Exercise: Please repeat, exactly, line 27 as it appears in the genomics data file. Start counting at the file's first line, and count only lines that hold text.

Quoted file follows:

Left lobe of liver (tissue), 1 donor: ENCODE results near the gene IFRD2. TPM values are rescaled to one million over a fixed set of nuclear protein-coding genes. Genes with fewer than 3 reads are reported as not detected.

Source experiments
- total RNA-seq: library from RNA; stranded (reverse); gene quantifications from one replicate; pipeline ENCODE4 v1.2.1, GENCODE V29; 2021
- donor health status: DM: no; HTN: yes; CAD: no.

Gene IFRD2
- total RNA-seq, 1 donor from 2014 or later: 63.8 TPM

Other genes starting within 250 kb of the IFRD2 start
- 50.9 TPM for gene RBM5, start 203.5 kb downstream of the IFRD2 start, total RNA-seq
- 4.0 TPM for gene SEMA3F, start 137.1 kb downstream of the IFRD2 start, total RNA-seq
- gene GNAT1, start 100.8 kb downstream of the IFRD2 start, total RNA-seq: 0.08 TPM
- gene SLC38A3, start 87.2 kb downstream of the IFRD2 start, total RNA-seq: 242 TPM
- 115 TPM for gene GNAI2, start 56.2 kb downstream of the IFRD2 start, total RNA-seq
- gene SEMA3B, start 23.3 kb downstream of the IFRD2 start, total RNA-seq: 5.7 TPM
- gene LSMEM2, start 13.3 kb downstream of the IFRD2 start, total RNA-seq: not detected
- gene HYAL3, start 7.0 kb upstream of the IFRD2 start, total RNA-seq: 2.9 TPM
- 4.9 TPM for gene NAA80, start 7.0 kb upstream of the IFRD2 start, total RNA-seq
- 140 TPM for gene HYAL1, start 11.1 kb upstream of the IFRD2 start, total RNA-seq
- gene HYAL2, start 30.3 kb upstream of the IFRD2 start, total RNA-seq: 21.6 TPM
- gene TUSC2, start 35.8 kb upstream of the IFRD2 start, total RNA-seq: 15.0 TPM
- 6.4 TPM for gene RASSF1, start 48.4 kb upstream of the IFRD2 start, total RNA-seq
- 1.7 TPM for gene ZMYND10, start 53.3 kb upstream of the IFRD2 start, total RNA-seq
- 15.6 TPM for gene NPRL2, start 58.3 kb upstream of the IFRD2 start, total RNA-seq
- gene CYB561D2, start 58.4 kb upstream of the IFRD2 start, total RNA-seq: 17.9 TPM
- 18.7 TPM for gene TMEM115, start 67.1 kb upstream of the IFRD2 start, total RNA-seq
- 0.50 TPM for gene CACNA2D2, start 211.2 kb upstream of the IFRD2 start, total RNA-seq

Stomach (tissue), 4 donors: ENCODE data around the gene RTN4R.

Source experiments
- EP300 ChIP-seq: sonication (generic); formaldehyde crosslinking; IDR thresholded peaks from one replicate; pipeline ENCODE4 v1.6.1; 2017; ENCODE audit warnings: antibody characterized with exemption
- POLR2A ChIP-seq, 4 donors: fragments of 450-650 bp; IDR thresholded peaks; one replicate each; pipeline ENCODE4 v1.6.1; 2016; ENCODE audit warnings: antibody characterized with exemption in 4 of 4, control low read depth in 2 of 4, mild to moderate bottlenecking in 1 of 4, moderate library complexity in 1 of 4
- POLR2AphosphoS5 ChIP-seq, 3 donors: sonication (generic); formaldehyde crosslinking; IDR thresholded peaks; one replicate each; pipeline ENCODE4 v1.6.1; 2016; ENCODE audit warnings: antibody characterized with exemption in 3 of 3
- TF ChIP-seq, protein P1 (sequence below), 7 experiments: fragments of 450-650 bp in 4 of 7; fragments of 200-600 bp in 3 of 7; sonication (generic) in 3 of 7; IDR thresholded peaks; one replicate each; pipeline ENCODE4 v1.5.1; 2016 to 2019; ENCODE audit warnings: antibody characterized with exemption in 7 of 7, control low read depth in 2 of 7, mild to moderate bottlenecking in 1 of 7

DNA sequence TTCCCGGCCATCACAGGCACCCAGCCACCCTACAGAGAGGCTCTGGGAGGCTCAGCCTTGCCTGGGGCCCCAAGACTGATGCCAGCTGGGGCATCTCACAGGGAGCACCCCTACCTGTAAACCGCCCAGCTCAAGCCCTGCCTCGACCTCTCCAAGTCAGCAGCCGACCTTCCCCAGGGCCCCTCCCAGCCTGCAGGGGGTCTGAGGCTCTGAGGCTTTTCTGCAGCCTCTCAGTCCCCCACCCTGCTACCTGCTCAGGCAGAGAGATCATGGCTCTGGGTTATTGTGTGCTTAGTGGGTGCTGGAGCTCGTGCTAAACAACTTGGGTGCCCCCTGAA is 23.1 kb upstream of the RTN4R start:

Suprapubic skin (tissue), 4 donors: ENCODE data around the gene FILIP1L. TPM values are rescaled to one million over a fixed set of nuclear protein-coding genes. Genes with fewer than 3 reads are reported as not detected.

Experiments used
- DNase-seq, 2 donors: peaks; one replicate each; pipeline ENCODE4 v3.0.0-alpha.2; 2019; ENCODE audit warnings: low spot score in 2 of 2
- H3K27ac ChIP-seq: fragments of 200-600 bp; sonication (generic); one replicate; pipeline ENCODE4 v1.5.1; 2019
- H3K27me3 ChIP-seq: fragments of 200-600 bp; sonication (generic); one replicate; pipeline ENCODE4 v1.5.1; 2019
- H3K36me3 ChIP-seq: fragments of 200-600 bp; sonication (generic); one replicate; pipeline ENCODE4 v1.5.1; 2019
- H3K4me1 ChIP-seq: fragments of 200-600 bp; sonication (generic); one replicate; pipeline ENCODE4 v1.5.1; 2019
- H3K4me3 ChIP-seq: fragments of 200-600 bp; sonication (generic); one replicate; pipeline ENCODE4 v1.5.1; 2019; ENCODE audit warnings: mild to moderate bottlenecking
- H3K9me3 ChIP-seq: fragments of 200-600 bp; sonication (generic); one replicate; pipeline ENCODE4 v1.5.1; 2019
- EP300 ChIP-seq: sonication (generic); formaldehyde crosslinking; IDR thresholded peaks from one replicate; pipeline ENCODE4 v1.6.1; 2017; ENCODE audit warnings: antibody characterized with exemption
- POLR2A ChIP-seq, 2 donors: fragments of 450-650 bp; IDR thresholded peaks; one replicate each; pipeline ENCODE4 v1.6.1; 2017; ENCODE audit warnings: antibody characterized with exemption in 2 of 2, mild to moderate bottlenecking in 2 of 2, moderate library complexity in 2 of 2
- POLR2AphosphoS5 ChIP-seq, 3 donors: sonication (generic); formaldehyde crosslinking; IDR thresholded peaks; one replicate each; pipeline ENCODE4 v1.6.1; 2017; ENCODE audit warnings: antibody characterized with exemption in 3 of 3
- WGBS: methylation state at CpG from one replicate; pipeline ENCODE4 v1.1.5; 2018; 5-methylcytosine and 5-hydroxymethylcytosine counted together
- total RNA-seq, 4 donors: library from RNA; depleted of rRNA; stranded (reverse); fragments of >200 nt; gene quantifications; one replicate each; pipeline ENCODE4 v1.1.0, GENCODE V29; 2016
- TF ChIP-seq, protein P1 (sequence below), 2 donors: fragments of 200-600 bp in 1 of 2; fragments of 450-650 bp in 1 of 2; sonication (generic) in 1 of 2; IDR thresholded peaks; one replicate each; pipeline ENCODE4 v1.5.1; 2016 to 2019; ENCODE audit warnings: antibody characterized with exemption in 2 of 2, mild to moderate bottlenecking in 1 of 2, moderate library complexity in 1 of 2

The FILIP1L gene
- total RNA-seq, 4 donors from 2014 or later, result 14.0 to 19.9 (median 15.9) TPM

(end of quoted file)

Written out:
Source experiments